Handle with Care
Some books are hard to talk about with giving away too much. Jodi Picoult's Handle With Care is one of these. Anyone reading a summary will get a feel for the plot. Charlotte and Sean O'Keefe have two daughters, Amelia and Willow and could be the picture of the average American family. But average they are not as Willow suffers from a rare, disfiguring disease, osteogenesis imperfecta, a disorder which causes bones to break easily.
The story beings with Charlotte as narrator. “Things break all the time. Glass, and dishes, and fingernails. Cars and contracts and potato chips. You can break a record, a horse, a dollar. You can break the ice. There are coffee breaks and lunch breaks and prison breaks. Day breaks, waves break, voices break. Chains can be broken So can silence , and fever.” Picoult is the queen of metaphor and references to break and broken are peppered throught the book. As Willow grows and medical costs rise the O'Keefe's must find a way to foot the bill. If she files a wrongful birth lawsuit against her ob/gyn who did not tell her that her child would be severely disabled, and if they win the lawsuit, the resulting compensation would ensure Willow would get the care she deserves. It also means that Charlotte must say that she would have terminated the pregnancy if she’d known about the disability in advance. To add another element to her dilemma, the ob/gyn is not only her physician but her friend.
Picoult twists this story every which way and that, almost too much for me. She puts the whole family, Charlotte, Sean, Amelia, the family of Piper (ob/gyn), the lawyers, both sides, plaintiff and defendant, the community, the whole lot, under a very powerful microscope and dissects them piece by piece. It can be painful to read.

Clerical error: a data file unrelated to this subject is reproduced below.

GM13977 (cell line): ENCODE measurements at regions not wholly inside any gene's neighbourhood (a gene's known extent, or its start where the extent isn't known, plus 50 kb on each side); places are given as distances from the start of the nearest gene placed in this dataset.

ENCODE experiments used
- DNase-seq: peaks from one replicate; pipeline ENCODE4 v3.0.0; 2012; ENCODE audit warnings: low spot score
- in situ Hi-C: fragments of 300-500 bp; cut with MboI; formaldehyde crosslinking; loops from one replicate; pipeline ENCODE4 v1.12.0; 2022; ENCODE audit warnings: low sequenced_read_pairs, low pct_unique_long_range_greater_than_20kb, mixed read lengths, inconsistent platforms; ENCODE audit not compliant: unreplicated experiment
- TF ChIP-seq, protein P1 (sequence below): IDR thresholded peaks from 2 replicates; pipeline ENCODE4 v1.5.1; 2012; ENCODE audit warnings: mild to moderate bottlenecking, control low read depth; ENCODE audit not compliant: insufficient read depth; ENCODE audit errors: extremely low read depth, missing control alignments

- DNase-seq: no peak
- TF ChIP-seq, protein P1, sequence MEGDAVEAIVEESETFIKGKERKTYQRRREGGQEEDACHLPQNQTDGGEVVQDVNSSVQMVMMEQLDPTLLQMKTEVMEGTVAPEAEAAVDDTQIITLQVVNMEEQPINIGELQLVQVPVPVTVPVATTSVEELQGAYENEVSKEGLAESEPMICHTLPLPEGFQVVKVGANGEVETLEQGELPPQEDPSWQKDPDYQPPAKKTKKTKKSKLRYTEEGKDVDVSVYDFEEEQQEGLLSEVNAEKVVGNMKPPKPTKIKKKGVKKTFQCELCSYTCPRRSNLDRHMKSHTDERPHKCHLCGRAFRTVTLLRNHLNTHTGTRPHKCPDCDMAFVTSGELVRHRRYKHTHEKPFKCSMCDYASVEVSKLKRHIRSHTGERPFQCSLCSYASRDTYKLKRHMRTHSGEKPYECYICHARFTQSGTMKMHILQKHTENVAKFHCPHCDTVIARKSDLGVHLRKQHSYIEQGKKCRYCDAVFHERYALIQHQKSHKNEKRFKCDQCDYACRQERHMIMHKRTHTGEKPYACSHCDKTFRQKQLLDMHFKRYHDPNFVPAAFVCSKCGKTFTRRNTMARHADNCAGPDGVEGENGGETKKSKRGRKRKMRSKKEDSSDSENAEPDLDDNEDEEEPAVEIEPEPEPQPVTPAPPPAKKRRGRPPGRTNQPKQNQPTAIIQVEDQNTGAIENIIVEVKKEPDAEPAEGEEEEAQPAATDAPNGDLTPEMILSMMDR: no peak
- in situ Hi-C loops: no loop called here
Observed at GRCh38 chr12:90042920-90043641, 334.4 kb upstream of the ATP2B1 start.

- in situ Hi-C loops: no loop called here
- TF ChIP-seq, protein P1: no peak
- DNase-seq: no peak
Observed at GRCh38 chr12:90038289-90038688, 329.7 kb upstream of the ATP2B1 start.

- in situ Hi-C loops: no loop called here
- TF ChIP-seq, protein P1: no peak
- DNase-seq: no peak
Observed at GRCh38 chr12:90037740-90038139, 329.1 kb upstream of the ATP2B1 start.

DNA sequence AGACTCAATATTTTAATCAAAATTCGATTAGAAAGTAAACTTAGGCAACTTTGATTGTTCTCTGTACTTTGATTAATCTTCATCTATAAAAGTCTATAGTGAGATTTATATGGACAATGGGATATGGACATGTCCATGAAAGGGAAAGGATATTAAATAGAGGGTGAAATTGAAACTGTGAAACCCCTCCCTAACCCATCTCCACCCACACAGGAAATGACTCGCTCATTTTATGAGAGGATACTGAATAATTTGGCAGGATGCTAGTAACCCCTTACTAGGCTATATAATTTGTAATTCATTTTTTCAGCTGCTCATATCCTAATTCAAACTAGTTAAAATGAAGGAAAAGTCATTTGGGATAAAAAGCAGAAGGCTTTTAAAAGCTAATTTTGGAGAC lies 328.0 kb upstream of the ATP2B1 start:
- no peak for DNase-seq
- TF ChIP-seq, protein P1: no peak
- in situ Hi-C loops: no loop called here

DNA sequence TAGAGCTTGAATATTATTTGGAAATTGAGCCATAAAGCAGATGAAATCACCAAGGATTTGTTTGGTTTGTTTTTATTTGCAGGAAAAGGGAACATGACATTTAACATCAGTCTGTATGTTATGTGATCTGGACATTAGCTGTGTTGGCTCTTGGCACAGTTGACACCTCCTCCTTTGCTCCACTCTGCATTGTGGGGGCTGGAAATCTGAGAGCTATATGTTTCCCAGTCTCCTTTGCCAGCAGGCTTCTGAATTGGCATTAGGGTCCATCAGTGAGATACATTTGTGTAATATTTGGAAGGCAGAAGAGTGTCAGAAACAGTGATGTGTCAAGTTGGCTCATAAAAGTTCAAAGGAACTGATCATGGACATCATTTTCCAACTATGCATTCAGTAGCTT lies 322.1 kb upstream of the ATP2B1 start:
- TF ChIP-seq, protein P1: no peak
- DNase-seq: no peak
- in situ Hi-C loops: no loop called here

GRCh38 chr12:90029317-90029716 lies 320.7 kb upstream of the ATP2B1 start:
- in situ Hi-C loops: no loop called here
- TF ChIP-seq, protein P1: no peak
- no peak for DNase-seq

Jodi Picoult is my adopted author. This means I sponsor her books at my public library. I do this as I have been a fan since I read Plain Truth many years ago. Though in all I learned a great deal from reading Handle With Care, I wouldn't say it is Picoult's best effort. Without spoiling the story for others here are my complaints. First, I believe the use of single narration, each character, telling their story in solo chapters, has been overdone by Picoult. I want something new. There's way too much use of, for a lack of better word, gimmick. I didn't think I'd ever say that but for me, this tactic makes the whole less believable and satisfying. Her characters are well developed, almost too much so. And the plot twists; well, twists too much. Saying this I'll still give it a four out of a five star. I cared about the characters, some made me angry, some made me cry. I learned a great deal. The exploration of relationships is Picoult at her best. In the end I was left with lots to think about. The story will stay with me and I would like to discuss it with friends. So what's my problem? Perhaps my overall pique is is just being plain picky. What more do I want from a book? Perhaps you can tell, I'm compromised in my opinion, on the one hand this, on the other, that; left a bit unbalanced in the end. As I hold Jodi Picoult in high esteem, I want a little less gimmick a bit less analyzing of every angle with the end result being the sum of the fine storyteller Picoult is. Read Handle with Care for yourself and see what you think.